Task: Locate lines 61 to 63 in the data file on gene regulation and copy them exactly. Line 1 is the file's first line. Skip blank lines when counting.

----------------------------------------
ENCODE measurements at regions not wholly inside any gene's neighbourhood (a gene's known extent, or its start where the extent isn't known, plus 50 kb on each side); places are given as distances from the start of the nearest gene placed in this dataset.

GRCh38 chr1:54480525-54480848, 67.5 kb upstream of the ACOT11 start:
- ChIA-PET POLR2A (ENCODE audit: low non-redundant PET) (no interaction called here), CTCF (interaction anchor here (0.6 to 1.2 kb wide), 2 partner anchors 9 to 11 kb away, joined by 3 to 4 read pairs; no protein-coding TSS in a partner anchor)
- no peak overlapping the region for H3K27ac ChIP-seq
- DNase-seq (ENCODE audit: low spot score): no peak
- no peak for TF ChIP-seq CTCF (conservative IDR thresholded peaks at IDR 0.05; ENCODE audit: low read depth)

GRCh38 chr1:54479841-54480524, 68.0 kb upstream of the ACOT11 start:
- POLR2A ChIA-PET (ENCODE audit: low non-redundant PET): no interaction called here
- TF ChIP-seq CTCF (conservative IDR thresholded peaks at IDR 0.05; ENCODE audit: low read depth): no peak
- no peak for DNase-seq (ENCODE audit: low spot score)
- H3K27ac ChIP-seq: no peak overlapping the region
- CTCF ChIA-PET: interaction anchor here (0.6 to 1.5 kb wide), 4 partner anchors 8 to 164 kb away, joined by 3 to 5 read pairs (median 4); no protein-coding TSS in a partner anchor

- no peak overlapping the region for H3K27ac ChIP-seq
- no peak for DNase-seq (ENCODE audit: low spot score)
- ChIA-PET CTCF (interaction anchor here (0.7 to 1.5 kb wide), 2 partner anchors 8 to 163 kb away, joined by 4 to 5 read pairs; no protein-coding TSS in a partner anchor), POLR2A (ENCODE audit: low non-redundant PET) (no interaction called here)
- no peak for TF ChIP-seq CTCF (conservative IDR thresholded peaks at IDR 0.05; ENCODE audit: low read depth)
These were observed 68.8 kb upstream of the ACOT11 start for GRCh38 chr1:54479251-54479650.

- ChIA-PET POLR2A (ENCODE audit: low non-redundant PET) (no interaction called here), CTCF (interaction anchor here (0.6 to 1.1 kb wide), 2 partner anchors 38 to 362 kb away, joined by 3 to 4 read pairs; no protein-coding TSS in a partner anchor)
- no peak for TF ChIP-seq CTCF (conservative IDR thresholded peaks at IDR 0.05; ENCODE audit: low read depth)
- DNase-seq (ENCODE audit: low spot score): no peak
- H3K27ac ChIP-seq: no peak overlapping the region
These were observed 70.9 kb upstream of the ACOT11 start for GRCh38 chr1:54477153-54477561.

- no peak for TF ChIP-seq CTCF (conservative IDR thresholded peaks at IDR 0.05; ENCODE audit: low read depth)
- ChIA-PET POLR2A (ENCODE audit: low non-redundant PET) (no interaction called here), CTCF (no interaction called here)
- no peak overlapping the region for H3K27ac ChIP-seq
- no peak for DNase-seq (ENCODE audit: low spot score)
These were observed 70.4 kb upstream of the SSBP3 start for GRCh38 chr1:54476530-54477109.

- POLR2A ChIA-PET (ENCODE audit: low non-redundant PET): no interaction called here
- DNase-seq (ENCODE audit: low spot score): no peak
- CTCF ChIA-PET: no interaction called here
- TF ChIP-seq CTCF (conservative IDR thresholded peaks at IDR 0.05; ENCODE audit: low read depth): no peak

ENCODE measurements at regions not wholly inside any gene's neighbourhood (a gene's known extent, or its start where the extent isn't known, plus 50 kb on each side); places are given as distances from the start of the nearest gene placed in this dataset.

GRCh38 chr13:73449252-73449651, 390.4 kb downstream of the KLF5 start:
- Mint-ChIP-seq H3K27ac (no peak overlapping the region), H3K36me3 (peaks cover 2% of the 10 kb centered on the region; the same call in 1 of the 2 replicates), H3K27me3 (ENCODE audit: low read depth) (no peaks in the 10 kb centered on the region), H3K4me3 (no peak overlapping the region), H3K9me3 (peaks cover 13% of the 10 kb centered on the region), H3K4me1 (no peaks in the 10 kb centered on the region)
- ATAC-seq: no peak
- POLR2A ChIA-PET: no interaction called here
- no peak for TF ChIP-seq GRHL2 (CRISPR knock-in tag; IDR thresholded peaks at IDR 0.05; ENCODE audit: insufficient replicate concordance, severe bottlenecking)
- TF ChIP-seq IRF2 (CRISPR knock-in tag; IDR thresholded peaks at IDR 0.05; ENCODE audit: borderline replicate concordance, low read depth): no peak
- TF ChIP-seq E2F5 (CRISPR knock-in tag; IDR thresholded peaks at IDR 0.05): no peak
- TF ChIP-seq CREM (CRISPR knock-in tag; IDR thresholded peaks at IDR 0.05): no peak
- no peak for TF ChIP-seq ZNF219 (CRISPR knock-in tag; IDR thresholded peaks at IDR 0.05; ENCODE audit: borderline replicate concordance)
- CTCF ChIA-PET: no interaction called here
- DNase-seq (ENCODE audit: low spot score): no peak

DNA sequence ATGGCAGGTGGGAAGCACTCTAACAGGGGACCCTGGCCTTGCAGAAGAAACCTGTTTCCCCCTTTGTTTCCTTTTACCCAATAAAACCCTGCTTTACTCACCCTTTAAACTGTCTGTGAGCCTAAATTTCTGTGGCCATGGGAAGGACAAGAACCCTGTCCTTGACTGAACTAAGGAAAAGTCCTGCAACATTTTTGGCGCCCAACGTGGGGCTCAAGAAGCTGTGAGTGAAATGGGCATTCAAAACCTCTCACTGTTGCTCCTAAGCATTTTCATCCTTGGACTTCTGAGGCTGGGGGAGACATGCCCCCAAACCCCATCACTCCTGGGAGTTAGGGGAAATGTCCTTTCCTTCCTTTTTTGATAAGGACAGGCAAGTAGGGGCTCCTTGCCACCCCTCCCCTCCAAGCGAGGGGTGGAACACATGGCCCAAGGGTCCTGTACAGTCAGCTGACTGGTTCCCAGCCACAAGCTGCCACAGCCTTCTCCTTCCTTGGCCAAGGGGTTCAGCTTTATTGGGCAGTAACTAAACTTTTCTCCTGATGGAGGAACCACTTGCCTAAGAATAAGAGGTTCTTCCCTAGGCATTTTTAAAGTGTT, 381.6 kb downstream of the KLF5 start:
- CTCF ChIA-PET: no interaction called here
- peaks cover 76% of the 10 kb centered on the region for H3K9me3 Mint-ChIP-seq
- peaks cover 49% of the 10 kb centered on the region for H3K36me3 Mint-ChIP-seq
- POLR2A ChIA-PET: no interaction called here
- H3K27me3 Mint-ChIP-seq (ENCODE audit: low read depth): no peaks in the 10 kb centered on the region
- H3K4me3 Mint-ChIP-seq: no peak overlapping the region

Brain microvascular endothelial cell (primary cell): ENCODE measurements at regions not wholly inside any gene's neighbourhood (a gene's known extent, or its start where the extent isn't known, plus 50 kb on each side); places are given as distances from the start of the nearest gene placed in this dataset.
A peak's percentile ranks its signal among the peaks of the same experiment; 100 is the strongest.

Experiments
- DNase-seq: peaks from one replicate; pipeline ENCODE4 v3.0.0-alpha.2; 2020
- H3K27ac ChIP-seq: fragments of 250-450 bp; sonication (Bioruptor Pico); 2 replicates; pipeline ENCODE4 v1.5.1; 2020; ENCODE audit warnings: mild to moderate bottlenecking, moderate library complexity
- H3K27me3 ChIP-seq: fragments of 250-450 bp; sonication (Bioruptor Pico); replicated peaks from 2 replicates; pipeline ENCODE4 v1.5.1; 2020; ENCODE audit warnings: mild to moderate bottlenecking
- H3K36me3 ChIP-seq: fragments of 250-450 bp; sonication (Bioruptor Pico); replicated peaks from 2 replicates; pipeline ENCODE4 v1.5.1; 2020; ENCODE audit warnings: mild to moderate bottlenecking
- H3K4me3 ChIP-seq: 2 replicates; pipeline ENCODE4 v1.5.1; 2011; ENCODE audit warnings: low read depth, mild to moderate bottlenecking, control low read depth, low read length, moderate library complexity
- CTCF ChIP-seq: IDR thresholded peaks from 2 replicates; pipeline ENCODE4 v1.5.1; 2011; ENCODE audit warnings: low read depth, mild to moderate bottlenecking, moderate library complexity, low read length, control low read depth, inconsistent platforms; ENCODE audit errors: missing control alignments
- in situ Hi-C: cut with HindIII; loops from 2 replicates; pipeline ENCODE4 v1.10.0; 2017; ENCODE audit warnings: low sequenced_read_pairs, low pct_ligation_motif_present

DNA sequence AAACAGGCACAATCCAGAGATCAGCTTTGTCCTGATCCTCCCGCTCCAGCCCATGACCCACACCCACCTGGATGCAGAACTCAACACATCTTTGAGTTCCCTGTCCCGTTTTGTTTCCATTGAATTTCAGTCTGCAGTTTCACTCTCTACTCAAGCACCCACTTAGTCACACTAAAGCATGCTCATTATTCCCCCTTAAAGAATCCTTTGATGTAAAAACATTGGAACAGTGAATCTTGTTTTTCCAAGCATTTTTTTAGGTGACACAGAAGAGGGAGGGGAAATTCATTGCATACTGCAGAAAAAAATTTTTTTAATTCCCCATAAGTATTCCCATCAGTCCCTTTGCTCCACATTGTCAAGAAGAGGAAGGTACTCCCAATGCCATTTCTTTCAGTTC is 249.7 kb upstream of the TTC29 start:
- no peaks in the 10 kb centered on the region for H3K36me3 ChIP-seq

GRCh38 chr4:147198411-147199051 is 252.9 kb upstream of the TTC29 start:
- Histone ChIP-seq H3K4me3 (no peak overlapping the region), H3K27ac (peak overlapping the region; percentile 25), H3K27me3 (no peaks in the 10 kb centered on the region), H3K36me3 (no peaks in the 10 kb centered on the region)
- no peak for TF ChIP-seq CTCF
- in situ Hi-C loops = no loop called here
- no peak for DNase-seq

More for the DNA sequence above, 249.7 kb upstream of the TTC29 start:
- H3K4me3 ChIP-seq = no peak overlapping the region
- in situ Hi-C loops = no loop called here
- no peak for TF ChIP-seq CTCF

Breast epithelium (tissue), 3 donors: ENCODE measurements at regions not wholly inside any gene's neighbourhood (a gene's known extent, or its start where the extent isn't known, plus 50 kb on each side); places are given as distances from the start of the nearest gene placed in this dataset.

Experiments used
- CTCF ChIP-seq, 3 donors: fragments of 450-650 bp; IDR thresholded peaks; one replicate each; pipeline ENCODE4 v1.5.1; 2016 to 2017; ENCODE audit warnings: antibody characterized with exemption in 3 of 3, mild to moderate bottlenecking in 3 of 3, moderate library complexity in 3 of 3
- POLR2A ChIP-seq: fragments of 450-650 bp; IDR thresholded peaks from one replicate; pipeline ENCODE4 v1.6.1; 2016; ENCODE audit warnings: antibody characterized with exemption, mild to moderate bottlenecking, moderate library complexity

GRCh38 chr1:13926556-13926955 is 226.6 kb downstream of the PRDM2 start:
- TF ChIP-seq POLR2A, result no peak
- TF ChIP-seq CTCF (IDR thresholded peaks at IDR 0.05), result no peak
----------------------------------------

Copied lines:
DNA sequence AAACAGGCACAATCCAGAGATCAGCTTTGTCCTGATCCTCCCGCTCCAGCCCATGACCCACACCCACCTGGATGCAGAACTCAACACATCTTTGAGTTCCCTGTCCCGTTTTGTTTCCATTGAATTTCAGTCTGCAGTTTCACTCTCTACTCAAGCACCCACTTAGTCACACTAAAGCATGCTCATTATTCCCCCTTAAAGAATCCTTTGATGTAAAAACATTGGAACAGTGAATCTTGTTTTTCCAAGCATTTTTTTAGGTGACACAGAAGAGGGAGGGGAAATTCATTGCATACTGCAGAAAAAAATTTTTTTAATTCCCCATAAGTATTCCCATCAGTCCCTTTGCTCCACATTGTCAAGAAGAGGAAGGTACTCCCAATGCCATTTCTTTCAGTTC is 249.7 kb upstream of the TTC29 start:
- no peaks in the 10 kb centered on the region for H3K36me3 ChIP-seq

GRCh38 chr4:147198411-147199051 is 252.9 kb upstream of the TTC29 start: